What Is a Relocation Mortgage (Relo)?
Designed explicitly for relocating and transferring employees, the relocation mortgage (relo) is a type of alternative mortgage product. Corporations take advantage of these loans as part of the signing or employment package for upper-level employees. Relo mortgages make the moving process more comfortable and economical.
- The relocation mortgage (relo) is a type of alternative mortgage product designed explicitly for relocating and transferring employees as part of an incentive package.
- Relocation mortgages often involve financial contributions by the employer as part of the package. These contributions can include subsidies to cover closing costs, interest rate buydowns, and below-market interest rates.
- Relocation loans, along with cooperative share loans and certain buy-down loans, are considered special-feature mortgage loans.
Understanding Relocation Mortgages
Relocation mortgages often involve financial contributions by the employer as part of the package. These contributions can include subsidies to cover closing costs, interest rate buy-downs, and below-market interest rates.
The lender may also provide a dedicated staff of home loan consultants trained to address the needs of transferring employees who are buying or selling a home. This can result in faster and cheaper loan processing.
Lenders may offer discounts for relocation mortgage rates, such as 25 basis point (equivalent to 0.25%) discount, or a 0.25% discount on closing costs.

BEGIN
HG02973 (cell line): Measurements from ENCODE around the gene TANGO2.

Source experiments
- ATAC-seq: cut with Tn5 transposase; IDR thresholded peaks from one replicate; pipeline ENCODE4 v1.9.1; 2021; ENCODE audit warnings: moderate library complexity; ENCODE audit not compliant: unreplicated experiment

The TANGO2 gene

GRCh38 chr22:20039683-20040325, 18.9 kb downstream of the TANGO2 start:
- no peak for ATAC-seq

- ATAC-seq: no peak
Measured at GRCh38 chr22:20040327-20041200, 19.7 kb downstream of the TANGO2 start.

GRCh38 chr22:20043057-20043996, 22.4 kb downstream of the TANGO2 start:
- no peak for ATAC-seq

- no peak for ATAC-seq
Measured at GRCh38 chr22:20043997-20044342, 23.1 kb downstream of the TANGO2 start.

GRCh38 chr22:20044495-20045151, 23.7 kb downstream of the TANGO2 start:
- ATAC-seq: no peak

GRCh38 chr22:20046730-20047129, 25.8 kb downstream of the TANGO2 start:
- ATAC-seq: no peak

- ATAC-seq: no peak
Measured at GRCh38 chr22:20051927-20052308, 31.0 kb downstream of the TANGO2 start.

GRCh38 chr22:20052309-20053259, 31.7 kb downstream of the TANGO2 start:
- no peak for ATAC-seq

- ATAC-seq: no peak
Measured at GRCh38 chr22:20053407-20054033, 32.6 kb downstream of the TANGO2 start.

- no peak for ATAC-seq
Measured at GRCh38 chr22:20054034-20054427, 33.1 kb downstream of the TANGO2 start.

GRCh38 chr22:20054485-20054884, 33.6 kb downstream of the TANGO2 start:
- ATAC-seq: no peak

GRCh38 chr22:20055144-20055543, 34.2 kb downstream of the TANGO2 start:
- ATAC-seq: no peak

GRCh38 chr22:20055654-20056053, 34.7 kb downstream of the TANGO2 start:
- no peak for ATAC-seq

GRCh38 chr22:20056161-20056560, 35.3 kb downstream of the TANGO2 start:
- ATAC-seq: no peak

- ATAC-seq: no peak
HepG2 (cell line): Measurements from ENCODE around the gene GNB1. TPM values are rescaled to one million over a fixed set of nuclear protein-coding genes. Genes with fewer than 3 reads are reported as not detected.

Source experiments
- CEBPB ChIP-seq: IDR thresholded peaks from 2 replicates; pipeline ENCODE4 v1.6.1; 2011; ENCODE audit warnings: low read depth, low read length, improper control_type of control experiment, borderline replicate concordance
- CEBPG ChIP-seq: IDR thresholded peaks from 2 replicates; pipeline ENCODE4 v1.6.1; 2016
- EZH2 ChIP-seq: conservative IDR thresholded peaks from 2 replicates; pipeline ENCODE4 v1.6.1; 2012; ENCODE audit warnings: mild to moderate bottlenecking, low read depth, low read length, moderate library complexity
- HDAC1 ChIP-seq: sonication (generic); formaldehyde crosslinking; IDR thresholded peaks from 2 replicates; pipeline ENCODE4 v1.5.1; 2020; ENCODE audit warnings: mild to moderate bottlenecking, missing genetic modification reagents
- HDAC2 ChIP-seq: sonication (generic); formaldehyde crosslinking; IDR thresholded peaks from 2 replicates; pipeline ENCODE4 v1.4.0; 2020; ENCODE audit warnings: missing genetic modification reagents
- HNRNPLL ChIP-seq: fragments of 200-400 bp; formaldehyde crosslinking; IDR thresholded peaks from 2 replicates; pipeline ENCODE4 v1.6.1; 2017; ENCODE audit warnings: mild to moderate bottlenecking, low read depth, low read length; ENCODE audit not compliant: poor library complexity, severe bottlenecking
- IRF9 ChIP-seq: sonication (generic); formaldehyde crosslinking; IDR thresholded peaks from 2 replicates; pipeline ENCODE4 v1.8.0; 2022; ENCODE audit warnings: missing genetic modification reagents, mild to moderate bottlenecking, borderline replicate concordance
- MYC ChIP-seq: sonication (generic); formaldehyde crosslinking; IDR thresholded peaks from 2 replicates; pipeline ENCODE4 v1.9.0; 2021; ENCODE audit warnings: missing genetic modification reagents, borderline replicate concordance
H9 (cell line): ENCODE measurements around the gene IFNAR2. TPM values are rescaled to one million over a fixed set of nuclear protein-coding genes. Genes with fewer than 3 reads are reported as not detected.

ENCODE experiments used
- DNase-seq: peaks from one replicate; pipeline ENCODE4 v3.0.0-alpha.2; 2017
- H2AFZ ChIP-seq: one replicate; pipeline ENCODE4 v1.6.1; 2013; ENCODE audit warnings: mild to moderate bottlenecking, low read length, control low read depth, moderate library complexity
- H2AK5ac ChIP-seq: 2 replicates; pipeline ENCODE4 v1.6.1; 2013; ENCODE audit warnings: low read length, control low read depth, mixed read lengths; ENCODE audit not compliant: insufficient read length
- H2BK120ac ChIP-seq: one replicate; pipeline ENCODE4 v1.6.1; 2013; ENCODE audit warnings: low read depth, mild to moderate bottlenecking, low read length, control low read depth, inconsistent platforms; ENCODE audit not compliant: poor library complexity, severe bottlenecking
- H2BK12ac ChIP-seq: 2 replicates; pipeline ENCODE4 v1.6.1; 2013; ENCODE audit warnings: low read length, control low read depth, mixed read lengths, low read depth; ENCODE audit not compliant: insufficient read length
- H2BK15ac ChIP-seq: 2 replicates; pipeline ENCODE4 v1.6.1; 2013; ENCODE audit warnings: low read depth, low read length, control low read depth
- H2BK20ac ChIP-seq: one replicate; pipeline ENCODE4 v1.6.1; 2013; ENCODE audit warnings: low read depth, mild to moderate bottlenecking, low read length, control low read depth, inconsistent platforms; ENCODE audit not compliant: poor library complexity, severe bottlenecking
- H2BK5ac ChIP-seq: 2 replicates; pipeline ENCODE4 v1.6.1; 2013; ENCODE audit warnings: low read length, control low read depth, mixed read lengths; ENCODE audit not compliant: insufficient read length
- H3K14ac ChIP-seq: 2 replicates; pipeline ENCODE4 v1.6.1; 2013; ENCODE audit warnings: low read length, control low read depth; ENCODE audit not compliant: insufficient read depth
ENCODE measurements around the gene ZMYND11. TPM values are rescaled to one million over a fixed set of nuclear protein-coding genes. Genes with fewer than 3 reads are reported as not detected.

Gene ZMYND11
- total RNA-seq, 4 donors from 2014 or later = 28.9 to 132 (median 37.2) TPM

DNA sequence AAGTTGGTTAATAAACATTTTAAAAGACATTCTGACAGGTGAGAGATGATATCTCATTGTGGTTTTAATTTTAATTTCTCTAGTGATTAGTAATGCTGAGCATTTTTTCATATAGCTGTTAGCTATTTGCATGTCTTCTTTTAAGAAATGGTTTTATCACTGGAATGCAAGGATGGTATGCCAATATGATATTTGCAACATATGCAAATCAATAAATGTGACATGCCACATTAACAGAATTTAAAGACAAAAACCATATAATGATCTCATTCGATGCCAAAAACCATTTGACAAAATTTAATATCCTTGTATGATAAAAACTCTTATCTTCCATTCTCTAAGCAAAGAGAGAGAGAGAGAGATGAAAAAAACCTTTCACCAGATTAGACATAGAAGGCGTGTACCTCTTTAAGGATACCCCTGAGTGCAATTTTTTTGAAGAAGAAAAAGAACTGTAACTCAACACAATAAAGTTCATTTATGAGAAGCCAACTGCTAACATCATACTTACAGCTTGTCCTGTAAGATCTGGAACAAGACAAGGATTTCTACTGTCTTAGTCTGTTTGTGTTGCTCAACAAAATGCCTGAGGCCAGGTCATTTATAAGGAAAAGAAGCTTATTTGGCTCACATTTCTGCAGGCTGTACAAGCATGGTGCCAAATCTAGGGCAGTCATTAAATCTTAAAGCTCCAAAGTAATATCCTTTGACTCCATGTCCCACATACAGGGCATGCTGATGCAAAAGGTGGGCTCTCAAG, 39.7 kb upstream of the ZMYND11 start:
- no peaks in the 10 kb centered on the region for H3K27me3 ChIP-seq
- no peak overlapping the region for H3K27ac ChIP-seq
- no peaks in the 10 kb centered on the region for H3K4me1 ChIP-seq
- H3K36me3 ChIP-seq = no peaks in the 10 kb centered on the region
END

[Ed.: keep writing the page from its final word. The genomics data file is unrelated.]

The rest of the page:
Note that one basis point is equivalent to 0.01% (1/100th of 1%). For example, if an interest rate of 4.5% rose by 25 basis points the new rate is 4.75%.
Employee Moving with Relocation Mortgages
Some data shows that an employee who relocates for their work is likely to transfer repeatedly at predictable time intervals, frequently two or more relocations in five years. An employer is not likely to help with an employee’s relocation unless they anticipate tenure at the new location of a year or longer. As a result, these buyers may be less likely to refinance early in the life of the loan.
Also, employer subsidies generally lower the borrower's monthly payment and reduce the borrower's sensitivity to rate-related refinancing during the period of the support, which is usually early in the life of the loan.
If interest rates rise, prepayments tend to remain relatively faster after the first one or two years because of the natural cycles of relocation among these borrowers. A decline in interest rates may cause the employer to encourage the employee to refinance the loan through forced refinancing clauses.
Investing in Relocation Mortgage Pools
Fannie Mae offers relocation mortgage-backed securities (MBS). This pool of underlying properties consists entirely of relocation loans. However, relocation loans—along with cooperative share loans and certain buy-down loans—are considered special-feature mortgage loans. As special-feature loans, there are limits on the number of properties that may be included in the eligible pools.
Relocation loans also may be included in other pools. If a fixed-rate pool contains more than 10 percent relocation loans, the pool prefix will identify the pool as a relocation loan pool and the pool statistics portion of the prospectus supplement will show the percentage of relocation loans in the pool.
Any mortgage-backed security pool carries the risk of buyer loan prepayment. The ability to predict this risk is of significant value to traders. Relo mortgages tend to have a more predictable prepayment characteristic which allows relo mortgage-backed securities to trade at a premium. Relocation mortgages have more predictable prepayment risk characteristics than non-relo mortgages.
Also, relo mortgage-backed securities historically have prepaid faster than similar conventional products in most interest rate environments and may also protect the investor in rising interest rate environments.